Dawn at Puri By Jayanta Mahapatra is not a simple poem to be taken simply as it carries the images terse and tedious through a language dazzling with imagery and imagism, an Odiya Christian taking to the Jagannath Puri temple complex and the sea beach looking upon or adjacent to it, a poem of faith and doubt as well, not Victorian, but Indian, faith as for in the search for piety and doubt cast over as per the aspersion with regard to the sanctity of thought and expression. Such a thing none but a professor of physics can only say it employing the theories of light and darkness. The dawn, the break of it and its glisten clutches along not the widows past their centre of life with the eyes austere and hard, but the lepers disfigured and nameless identified as a mass strangely huddled together. How pitiful is it to view the scenes and landscapes, the light catching sight of and glistening over with the dawn-break to be contrasted with the cawing of the crows and the rituals, the rock-built temples and the lepers sitting at the entrance to the magnificent temple? The widows in the queues and rows for the turns to come tell of the contrast between faith and reality. whatever be that, the poem takes the recourse of its own. This is not the end of the story. The poet sees the solitary pyre burning on the sands and the lighting of it with the smokes arising out and with it, the last wish of his mother strikes him with her desire of being burnt on the holy sands of the Great Temple, which is but the swargadwara, the gateway to heaven.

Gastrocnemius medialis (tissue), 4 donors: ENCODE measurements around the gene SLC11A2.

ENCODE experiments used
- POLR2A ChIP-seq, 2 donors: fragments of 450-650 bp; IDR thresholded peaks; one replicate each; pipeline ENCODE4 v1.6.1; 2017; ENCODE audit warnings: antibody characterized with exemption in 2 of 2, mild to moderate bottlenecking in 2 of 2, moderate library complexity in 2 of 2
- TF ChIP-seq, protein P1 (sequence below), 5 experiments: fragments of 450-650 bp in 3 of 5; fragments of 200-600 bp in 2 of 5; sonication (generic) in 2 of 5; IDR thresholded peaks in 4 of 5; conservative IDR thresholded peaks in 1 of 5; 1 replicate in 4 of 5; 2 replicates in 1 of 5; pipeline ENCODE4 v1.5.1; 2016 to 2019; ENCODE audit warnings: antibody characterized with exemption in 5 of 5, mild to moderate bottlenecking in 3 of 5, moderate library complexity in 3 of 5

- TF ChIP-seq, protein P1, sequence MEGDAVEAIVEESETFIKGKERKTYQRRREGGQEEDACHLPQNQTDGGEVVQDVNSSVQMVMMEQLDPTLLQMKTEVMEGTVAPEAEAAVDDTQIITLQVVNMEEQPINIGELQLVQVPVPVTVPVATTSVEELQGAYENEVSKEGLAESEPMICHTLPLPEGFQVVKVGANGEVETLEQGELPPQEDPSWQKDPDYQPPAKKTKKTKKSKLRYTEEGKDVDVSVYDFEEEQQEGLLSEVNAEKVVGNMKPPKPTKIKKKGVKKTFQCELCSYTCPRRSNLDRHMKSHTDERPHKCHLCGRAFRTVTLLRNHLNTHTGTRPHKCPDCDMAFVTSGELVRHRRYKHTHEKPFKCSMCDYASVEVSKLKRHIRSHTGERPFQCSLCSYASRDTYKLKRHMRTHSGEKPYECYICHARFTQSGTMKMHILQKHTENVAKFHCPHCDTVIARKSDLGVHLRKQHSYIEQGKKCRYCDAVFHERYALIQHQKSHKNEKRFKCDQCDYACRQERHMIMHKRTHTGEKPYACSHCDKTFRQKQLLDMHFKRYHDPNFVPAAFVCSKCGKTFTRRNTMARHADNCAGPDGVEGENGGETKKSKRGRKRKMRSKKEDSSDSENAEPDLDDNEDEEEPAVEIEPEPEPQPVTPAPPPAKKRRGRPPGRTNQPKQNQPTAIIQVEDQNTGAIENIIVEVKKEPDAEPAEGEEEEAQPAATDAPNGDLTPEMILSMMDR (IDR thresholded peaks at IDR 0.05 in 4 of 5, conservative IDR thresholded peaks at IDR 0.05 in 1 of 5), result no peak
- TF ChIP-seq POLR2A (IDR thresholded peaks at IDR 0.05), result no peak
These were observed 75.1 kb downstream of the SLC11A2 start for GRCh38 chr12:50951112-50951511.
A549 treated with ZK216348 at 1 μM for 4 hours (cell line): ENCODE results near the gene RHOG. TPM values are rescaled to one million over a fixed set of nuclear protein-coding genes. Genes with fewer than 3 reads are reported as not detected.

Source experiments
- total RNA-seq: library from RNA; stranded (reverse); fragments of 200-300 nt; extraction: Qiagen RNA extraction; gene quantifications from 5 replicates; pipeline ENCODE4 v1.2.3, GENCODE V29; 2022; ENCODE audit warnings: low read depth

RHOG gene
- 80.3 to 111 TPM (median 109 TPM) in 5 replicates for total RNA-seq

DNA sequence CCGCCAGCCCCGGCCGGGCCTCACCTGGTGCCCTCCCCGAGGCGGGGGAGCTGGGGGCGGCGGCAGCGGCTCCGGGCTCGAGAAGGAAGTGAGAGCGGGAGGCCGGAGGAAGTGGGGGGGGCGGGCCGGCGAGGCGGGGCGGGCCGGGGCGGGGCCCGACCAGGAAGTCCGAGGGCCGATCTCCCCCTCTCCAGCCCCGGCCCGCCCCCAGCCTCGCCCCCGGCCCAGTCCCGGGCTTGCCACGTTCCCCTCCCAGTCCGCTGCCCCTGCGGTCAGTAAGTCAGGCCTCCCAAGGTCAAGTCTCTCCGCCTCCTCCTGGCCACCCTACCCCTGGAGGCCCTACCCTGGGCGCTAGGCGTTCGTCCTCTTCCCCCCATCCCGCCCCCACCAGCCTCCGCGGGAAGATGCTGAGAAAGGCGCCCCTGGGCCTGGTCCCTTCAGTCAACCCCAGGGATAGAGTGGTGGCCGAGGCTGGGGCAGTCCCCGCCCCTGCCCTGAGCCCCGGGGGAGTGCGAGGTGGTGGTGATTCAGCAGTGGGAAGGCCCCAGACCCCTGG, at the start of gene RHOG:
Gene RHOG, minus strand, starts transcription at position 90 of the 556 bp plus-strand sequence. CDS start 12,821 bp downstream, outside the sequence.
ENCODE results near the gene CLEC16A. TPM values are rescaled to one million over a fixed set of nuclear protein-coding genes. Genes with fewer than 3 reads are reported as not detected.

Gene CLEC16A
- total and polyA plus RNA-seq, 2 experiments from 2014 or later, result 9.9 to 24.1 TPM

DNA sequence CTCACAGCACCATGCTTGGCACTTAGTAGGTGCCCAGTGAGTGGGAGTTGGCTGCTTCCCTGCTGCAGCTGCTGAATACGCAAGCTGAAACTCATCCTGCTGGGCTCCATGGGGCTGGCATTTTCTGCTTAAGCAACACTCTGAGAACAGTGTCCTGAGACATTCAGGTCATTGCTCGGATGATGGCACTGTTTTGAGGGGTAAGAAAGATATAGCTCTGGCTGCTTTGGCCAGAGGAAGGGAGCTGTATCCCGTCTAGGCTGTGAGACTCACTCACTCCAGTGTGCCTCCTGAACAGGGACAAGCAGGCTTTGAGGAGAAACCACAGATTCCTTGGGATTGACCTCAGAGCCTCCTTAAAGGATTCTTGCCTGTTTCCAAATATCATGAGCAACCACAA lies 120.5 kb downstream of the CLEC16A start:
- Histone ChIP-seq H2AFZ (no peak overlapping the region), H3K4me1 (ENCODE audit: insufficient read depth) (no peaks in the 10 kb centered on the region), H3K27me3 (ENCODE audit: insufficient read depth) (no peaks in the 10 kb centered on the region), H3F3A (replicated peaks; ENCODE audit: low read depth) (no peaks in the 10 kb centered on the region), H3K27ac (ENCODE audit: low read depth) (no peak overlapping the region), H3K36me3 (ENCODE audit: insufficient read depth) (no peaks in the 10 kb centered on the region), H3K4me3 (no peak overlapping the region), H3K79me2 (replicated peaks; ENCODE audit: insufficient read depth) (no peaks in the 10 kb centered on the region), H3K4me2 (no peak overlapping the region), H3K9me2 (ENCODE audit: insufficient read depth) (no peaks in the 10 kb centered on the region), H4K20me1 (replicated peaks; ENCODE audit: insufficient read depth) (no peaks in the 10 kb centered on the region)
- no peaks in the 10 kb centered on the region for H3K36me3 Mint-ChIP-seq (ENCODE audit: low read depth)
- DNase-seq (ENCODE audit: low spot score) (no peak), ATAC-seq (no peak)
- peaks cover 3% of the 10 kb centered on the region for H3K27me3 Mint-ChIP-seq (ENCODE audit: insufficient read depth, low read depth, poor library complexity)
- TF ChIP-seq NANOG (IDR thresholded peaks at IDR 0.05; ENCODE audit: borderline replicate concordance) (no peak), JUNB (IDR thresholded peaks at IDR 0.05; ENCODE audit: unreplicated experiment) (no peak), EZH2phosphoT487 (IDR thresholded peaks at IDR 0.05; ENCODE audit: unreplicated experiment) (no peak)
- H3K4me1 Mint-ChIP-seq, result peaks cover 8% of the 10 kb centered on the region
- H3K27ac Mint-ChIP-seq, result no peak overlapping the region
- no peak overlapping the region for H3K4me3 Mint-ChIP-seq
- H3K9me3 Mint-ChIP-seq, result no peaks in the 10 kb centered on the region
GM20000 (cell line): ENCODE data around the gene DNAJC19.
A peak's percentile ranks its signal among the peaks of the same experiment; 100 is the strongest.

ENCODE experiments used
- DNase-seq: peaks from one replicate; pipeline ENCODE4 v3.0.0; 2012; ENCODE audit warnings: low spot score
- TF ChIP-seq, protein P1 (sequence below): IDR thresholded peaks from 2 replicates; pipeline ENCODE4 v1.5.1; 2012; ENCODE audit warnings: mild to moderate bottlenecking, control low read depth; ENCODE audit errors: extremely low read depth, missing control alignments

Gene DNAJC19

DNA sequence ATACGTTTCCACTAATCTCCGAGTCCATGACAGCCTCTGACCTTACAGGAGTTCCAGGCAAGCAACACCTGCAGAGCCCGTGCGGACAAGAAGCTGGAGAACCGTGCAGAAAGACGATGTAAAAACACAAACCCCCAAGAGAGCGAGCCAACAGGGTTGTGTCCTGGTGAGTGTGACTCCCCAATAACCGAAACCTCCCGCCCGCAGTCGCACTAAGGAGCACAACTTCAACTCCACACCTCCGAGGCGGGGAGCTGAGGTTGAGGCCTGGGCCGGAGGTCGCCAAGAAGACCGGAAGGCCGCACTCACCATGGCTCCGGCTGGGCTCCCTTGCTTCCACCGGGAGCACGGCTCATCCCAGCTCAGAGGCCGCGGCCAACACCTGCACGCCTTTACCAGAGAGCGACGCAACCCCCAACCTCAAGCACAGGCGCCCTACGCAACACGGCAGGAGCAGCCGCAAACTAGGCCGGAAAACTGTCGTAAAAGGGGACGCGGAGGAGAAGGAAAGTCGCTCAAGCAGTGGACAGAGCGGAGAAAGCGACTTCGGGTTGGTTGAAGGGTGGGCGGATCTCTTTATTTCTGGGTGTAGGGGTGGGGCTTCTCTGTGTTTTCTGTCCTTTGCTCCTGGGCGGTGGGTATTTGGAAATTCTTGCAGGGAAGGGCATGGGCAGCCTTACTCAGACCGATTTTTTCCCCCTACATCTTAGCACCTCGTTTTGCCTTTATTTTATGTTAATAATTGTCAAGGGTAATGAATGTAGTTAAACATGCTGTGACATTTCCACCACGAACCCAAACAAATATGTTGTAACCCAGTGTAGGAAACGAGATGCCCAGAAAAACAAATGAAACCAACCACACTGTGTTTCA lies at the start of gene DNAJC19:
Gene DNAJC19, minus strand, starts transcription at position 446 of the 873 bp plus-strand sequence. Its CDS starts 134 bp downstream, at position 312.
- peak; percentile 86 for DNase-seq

A small poem, it can contain in so much of poetic idea and imagination; it is a marvel of imagery and reflection, picture and penetration. Everything is but frail and futile. A short poem it hides in the layers of meaning as we keep feeling them. How to say it which is what and what is what? Why is faith so frail? Why doubt seems to be lurking around? When doubt looms around, where does sacrosanct faith seem to be getting away? Where is God? Why does He not help the poor and the needy? Where is faith? What is life, man’s life? How his existence? What does it remain it here? The pyre and the ashes? If ashes lie in as remnants, what it in rituals? Is the holy skull the end of life? The mortal remain of a man or a theologian? To quote in the words of Nissim Ezekiel, if these cannot be explained, explain you not, as he says it in his poem, Philosophy.

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23-May-2020
More by :  Bijay Kant Dubey